“Since 2002, Quinn showed, the most productive Australian firms (the top 5 per cent) had not kept pace with the most productive firms globally. In fact, Australia’s ‘productivity frontier’ has slipped back by about one-third. The best of ‘Made in Australia’ hasn’t kept pace with the best of ‘Made in Germany’, ‘Made in the Netherlands’ or even ‘Made in America’.”
And then there’s the other 95 per cent. In the past two decades, their output per hour worked has barely risen. So 19 out of 20 Australian firms don’t produce much more per hour than they did when Sydney hosted the Olympics.
What’s going wrong? “Part of the problem is that many firms aren’t investing in new technologies,” Leigh says. “Less than half have invested in data analytics or intelligent software systems. Only three in five have invested in cyber security, making them vulnerable to hacking and ransomware attacks.
“It’s not just that companies aren’t investing simply in technology – they’re not investing in anything at all.” In the Productivity Commission’s regular report, it measures how the amount of capital equipment per worker has increased, a process known as “capital deepening”.
The commission has had to invent a new term to describe what happened last financial year – “capital shallowing”. For the first time ever, the amount of capital per worker went backwards. “Given that capital deepening has accounted for about three-quarters of labour productivity growth, this is frightening,” Leigh says. (To which Scott Morrison might well respond: do I look frightened?)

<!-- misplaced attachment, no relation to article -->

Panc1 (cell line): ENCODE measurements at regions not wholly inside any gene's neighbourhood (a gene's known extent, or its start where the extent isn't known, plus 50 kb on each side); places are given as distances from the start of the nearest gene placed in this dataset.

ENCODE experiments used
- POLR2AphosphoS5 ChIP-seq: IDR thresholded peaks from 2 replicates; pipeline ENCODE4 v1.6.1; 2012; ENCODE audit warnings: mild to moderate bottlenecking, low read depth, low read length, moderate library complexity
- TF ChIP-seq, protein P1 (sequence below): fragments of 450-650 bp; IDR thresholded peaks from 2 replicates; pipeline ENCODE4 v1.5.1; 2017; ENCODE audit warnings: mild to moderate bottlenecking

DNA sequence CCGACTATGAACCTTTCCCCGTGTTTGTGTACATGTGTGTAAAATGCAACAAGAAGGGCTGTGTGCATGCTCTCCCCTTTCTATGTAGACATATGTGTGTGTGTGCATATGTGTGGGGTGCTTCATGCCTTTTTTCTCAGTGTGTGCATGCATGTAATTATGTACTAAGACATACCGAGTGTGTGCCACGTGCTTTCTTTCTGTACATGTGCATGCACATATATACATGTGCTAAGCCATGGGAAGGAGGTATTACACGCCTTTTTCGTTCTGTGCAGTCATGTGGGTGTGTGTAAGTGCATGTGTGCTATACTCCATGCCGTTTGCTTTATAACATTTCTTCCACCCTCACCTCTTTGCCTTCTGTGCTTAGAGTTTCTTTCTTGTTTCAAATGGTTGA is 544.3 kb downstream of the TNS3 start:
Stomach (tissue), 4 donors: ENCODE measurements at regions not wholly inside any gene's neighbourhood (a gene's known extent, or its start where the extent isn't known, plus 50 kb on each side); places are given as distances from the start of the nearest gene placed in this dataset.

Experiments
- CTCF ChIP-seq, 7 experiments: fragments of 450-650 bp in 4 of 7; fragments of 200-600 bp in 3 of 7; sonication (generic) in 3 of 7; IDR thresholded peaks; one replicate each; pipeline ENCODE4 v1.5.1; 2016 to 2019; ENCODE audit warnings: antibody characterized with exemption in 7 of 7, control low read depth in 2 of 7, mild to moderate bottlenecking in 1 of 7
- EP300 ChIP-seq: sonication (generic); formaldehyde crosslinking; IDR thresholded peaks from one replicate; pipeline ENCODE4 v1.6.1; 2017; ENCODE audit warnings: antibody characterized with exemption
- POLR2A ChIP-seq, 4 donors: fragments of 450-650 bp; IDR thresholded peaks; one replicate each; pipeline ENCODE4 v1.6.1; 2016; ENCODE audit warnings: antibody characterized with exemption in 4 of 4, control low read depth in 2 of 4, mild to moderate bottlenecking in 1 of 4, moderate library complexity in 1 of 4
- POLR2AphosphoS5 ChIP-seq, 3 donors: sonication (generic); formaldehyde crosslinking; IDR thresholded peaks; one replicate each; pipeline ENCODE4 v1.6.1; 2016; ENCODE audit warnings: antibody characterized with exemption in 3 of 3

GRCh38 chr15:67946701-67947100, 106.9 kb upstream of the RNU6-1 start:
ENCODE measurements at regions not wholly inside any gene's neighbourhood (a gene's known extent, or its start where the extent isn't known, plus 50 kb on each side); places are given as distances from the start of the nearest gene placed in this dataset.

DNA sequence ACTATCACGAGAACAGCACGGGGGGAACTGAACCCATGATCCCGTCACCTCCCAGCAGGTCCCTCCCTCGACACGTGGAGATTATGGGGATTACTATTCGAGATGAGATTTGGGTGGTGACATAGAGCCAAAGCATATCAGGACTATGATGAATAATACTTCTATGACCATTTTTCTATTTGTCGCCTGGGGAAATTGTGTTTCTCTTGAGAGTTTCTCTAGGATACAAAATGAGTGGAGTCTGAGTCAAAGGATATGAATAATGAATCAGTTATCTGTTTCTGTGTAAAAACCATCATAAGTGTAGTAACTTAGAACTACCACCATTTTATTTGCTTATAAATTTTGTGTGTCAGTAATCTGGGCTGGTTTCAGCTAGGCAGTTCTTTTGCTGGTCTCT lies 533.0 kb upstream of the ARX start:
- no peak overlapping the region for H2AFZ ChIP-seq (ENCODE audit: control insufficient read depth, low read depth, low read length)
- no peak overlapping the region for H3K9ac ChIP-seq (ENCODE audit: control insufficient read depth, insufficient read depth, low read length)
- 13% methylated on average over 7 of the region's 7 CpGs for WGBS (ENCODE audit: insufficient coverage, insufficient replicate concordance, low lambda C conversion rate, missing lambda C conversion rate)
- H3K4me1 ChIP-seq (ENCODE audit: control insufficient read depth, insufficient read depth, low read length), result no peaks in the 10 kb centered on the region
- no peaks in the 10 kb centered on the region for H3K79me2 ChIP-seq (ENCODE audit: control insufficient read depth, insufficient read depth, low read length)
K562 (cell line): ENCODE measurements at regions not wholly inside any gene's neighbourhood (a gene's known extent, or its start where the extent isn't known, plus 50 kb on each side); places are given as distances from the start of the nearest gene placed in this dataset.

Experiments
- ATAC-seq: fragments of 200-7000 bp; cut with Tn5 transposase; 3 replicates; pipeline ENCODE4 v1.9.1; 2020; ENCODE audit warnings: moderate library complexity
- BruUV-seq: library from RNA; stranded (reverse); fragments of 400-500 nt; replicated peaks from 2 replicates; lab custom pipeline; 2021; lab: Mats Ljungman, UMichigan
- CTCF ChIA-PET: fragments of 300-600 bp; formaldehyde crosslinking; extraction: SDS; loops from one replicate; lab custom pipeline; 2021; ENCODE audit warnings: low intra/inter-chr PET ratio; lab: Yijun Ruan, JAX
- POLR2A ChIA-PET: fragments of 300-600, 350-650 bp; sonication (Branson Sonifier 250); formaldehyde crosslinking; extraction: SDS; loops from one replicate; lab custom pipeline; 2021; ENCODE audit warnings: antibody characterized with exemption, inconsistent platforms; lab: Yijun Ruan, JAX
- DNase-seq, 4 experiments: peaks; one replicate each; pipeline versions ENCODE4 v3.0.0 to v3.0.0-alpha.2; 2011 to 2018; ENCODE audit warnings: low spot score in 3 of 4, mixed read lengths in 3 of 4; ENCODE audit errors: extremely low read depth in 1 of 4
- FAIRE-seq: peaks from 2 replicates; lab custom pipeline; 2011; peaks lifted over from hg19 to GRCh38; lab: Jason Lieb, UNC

Across the economy, businesses are cutting back on research and development and investing less in good management. Just 8 per cent of our firms say they produce innovations that are new to the world, down from 11 per cent in 2013.
A Productivity Commission study has found that half the slowdown in productivity improvement in the market economy in recent years is accounted for by manufacturing. A separate survey of management practices in manufacturing firms found that Australia’s managers rank below those in Canada, Sweden, Japan, Germany and the US.
Leigh argues that newborn firms are as critical to an economy as newborn babies are to a society’s demography, bringing fresh approaches, shaking up existing industries, and offering new opportunities to workers.
Yet our new-business creation rate isn’t accelerating, it seems to be stopping. Defining new businesses as those that employ at least one worker, Treasury estimates that the new-business formation rate in the early 2000s was 14 per cent a year. Now it’s down to 11 per cent a year.
“Another sign that the economy may be stagnating comes from figures on job-switching,” Leigh says. “Workers who switch jobs typically experience a significant pay increase. In the early 2000s the rate of job switching was 11 per cent of employees a year. Now it’s down to 8 per cent. And “Treasury’s analysis finds that a drop of one percentage point in the job-switching rate is associated with a 0.5 percentage point drop in wage growth across the economy”.
The drop we’ve experienced is “not the fault of employees: there are simply fewer good opportunities available. According to Treasury’s analysis, much of the drop in job-switching is because workers are less likely to transition from mature firms to young firms. With fewer start-up firms, it stands to reason that there are fewer start-up jobs.”
It’s all pretty dismal – and, of course, all the fault of the government. But I know just the reform we need to fix the problem. Morrison should offer chief executives of ASX200 companies a cut in their tax rate, provided they can show they were too busy during the financial year sticking to their knitting to attend any meetings of the Australian Business Council called to discuss lobbying the government for favours.
Ross Gittins is the Herald’s economics editor.
Ross Gittins is the Economics Editor of The Sydney Morning Herald.